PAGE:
When Might Is Wrong: Addressing Azerbaijan’s Refusal to Comply with the ICJ’s Order to Unblock the Lachin Corridor

When Might Is Wrong: Addressing Azerbaijan’s Refusal to Comply with the ICJ’s Order to Unblock the Lachin Corridor

[Sheila Paylan is an international human rights lawyer and former legal advisor to the United Nations for more than 15 years. She is currently a Senior Fellow in International Law at the Applied Policy Research Institute of Armenia, an independent think tank based in Yerevan.]

Sheila Paylan has previously served as a pro bono advisor to the Republic of Armenia in the aftermath of the 2020 Nagorno-Karabakh War, including during the submission of Armenia’s first request for provisional measures against Azerbaijan before the International Court of Justice in 2021. The opinions and views expressed in this article are entirely her own.

On February 22nd, 2023, the International Court of Justice (“ICJ” or “Court”), by near-unanimous vote, ordered Azerbaijan to urgently “take all measures at its disposal to ensure unimpeded movement of persons, vehicles and cargo along the Lachin Corridor in both directions” (“Order”). The Court also unanimously rejected, for lack of evidence, a counter-request by Azerbaijan to order Armenia to enable demining and cease planting landmines. Both rulings were issued on the 73rd day since a group of Azerbaijani self-proclaimed eco-activists set up a roadblock along the Lachin Corridor, closing the only road linking the breakaway region of Nagorno-Karabakh and its indigenous ethnic Armenian population to the outside world. The humanitarian crisis that has since unfolded has prompted repeated calls around the globe (including by the United States, the European Union, and Russia, as well as Human Rights Watch and Amnesty International, among many others) for Azerbaijan to immediately reopen the Lachin Corridor. 

The Order came pursuant to a request for the indication of further provisional measures filed by Armenia in its case  against Azerbaijan under the Convention for the Elimination of All Forms of Racial Discrimination. Prior measures have been ordered in both Armenia’s and Azerbaijan’s competing cases (see here and here; see also here). In its latest request, Armenia specifically asked the Court to order Azerbaijan to: (1) “cease its orchestration and support of the alleged ‘protests’ blocking uninterrupted free movement along the Lachin Corridor in both directions”; (2) “ensure uninterrupted free movement of all persons, vehicles, and cargo along the Lachin Corridor in both directions”; and (3) “immediately fully restore and refrain from disrupting or impeding the provision of natural gas and other public utilities to Nagorno-Karabakh”.

The Court rejected Measure 3 regarding the disruption of gas and utilities for lack of sufficient evidence (Order, para. 64). The Court also rejected Measure 1 regarding the alleged protests blocking movement along the Lachin Corridor (Order, para. 63), but only after it granted Measure 2 regarding free movement of persons, vehicles and cargo in slightly amended form (Order, para. 62). A reading of the Order shows that, having granted Measure 2, the Court considered that there was no need to then grant “this further measure regarding movement along the Lachin corridor”. The Court thus appears to have considered Measure 1 to be subsumed under amended Measure 2 as among “all measures” at Azerbaijan’s disposal to restore unimpeded movement along the Lachin Corridor in accordance with its Order.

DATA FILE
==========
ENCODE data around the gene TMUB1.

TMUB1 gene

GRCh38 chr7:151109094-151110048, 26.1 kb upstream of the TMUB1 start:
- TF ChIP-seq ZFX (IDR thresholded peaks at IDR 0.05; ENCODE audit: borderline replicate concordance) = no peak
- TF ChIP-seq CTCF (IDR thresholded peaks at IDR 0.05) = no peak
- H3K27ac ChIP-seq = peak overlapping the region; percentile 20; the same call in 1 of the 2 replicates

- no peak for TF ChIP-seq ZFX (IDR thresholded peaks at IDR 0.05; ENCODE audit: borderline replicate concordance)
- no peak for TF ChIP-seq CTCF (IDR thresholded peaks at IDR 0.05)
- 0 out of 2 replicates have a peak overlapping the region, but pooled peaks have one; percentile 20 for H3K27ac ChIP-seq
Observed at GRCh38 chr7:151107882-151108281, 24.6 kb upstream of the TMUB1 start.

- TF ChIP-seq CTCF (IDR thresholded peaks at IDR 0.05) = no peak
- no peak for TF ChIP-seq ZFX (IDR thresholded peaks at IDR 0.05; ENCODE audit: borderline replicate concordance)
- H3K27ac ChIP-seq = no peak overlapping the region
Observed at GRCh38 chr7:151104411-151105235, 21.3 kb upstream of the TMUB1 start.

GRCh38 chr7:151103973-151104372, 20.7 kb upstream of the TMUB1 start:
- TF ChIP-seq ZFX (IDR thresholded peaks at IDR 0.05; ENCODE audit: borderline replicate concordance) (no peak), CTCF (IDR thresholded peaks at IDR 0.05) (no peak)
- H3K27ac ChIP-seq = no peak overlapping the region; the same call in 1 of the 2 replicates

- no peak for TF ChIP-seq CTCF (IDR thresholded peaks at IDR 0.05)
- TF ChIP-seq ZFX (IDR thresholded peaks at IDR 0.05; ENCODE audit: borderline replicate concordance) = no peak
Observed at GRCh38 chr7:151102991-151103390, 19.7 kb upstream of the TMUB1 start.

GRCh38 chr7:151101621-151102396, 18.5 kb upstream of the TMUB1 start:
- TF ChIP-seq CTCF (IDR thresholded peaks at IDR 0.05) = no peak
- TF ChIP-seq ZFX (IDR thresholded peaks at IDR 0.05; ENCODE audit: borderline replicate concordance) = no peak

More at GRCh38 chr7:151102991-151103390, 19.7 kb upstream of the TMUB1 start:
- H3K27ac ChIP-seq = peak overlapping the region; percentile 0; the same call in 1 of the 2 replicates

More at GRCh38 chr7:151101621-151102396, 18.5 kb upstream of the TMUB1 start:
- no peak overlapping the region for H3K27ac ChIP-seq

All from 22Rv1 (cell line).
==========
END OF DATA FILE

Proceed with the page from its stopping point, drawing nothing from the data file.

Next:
As the blockade now enters its fourth month with the protesters still in place, Azerbaijan evidently disagrees. Immediately after the Order’s issuance, the Agent of Azerbaijan before the ICJ took to Twitter to declare that Azerbaijan “welcomes the Court’s rejection of Armenia’s requested measures [1 and 3]”, and emphasized that “the ICJ took note of our representation that Azerbaijan has and undertakes to continue to take all steps within its power and at its disposal to guarantee safe movement along the Lachin Road”. He omitted, however, to mention the operative part of the Order altogether. 

Five days later, in a letter to the UN Secretary-General, Azerbaijan’s Minister of Foreign Affairs expressed his view that the Order confirms Azerbaijan’s positions with respect to the Lachin Corridor, including that it “is not responsible for the protests of a group of civil society organizations, and […] is not obligated to prevent them from exercising their legitimate right to protest” (Letter, p. 3). Azerbaijan’s Foreign Minister thus purports that the Court issued its Order “[i]n the light of the evidence submitted by Azerbaijan, including its undertaking” (Letter, p. 3), in other words, in support of rather than in spite of Azerbaijan’s representations. Such a reading seriously distorts the Order’s phrasing: “The Court takes note of [the Agent of Azerbaijan’s] statement [that his Government has and undertakes to continue to take all steps within its power to guarantee the safety of movement of persons, vehicles and cargo along the Lachin road, including continued and regular engagement with the ICRC]. However, it does not remove entirely the imminent and irreparable prejudice created by the disruption in movement along the Lachin Corridor” (Order, para. 56, emphasis added). 

Such a reading also results in giving no effect to the Order, in further violation of basic rules of legal interpretation (verba cum effectu sunt accipienda) as well as the Court’s jurisprudence (see e.g. LaGrand Case, Judgment (2001), paras 115, 128(5)). Indeed, that Azerbaijan intends to maintain the status quo at the Lachin Corridor is demonstrated not only by its continued inaction to unblock it, but also by its continued insistence that “neither the Republic of Azerbaijan nor the demonstrators have put any restriction on the movement along the road” and “the road remains open for the passage for humanitarian purposes” (Letter, p. 4). However, this ignores that the Court was not persuaded by Azerbaijan’s submissions in this regard (see here, pp. 10-11, 15-17, 23-24, 31, 36-40), clearly ruling that the Lachin Corridor is not in fact open, but rather so “disrupted” that it “may have a serious detrimental impact on the health and lives of individuals” and that “there is [thus] urgency, in the sense that there is a real and imminent risk that irreparable prejudice will be caused” (Order, paras 54-57).